The 3 Things You'll Need To Get PPP Forgiveness

If you received a Paycheck Protection Program (PPP) loan you are going to, at some point, apply for forgiveness. 

Unfortunately, the original PPP forgiveness calculations have morphed into a complex, bureaucratic maze of rules and requirements. To figure out what forgiveness application to use and what specific calculations will be required for your business, my advice is that you should get help from your accountant and spend some time on the Treasury Department's website which has all the rules you'll need to know.

Depending on the size of your loan and the nature of your business, obtaining forgiveness may be as simple as filling out a form and submitting it -- without submitting any supporting documentation. Regardless, you’ll still need to make sure you have the documentation available just in case there are any questions or issues. You’ll certainly need to have your bank account statements, a photo ID (e.g. driver’s license, passport) and your Small Business Administration (SBA) loan number available, which can be found on your loan documentation from your bank.

And whether you’re required to submit proof or just have it on hand, you’ll still need to make sure you’ve got these three key things ready for forgiveness:

 

1.  Payroll Expense Documents

You may be required to justify the actual payroll expense of your employees. To do this, make sure you have these documents readily available:

  • Bank account statements or third-party payroll service provider reports documenting the amount of cash compensation paid to employees.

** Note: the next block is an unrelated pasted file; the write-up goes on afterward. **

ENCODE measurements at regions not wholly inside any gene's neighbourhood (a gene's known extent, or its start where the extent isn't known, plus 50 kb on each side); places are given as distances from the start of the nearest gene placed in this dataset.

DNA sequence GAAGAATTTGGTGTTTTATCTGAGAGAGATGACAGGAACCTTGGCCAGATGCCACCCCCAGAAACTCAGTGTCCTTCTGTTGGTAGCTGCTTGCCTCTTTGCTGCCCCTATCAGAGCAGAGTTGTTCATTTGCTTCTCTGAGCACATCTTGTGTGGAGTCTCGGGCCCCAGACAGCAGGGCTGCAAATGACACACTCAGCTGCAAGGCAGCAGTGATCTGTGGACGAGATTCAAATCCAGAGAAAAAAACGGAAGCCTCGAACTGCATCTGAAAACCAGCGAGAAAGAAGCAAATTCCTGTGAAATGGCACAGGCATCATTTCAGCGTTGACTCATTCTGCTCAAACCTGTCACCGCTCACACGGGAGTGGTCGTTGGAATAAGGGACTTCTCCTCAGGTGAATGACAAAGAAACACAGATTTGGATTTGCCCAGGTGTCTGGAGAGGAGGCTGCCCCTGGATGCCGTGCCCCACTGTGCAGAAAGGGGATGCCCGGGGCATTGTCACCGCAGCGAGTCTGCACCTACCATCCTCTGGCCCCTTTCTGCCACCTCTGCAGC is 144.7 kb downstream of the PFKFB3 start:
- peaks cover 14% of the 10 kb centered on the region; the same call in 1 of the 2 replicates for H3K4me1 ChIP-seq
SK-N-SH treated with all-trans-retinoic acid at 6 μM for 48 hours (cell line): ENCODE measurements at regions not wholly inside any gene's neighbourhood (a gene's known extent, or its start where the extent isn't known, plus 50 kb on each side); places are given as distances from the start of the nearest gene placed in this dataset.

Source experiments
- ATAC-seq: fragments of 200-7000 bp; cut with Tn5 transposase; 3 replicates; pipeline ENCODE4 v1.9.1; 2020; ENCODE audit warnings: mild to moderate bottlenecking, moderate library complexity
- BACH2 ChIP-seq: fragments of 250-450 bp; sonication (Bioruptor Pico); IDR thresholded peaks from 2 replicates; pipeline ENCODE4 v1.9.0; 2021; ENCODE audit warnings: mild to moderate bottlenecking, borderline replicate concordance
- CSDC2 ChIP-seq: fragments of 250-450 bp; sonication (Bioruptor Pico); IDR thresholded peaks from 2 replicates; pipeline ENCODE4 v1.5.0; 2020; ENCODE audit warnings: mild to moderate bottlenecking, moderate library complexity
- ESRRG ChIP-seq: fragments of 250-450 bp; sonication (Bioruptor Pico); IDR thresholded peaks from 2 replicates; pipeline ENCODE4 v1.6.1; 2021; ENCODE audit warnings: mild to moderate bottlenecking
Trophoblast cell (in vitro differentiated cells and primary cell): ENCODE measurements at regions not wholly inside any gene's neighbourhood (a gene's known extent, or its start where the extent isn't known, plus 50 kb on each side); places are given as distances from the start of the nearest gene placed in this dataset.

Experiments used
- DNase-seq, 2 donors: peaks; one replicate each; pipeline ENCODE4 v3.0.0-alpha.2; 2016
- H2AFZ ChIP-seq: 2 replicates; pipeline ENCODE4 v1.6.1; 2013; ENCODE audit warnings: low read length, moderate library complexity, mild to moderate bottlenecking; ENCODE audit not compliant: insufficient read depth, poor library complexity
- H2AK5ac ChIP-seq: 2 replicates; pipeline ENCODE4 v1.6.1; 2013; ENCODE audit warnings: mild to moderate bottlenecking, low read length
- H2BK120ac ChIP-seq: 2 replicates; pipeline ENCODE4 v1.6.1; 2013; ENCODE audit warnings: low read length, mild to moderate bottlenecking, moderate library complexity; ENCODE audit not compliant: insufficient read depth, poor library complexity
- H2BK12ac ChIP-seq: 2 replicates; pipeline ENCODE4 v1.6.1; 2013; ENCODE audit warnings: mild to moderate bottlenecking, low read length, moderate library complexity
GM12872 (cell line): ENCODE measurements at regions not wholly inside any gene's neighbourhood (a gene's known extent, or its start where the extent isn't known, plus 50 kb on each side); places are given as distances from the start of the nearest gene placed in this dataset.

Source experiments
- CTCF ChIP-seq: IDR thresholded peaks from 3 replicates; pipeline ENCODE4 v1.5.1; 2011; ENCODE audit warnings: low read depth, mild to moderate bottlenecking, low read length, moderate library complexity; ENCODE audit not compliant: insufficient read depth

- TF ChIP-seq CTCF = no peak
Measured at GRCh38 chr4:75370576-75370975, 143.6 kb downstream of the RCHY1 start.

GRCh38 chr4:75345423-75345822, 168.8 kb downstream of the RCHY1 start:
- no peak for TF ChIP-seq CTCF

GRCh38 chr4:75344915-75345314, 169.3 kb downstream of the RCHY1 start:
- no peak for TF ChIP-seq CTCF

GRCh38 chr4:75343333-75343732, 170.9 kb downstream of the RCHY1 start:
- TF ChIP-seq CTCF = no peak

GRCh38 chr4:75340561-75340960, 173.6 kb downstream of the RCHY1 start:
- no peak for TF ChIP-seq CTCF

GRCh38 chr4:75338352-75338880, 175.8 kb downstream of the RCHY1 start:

• Tax forms (or equivalent third-party payroll service provider reports) for the applicable periods:
    • Payroll tax filings reported, or that will be reported, to the IRS (typically, Form 941);
      -State quarterly business and individual employee wage reporting and unemployment insurance tax filings reported, or that will be reported, to the relevant state;
    • Payment receipts, cancelled checks, or account statements documenting the amount of any employer contributions to employee health insurance and retirement plans that the Borrower included in the forgiveness amount

As an owner of a business you can also submit your compensation for forgiveness (up to $100,000).However, it’s kind of tough to do this because many business owners don’t take salaries or they take money out of the business through a combination of salaries and distributions.So the calculation will need to be based on the best information available.To prove owner compensation replacement payments, you’ll need to provide:

  • A 2019 Schedule C (or January to February 2020) for sole proprietors;
  • 2019 1099-MISC forms (or January to February 2020) for independent contractors;
  • A 2019 Schedule K-1 (or January to February 2020) for partnerships;
  • Check images, OR annotated bank statement.

 

2.  Headcount Records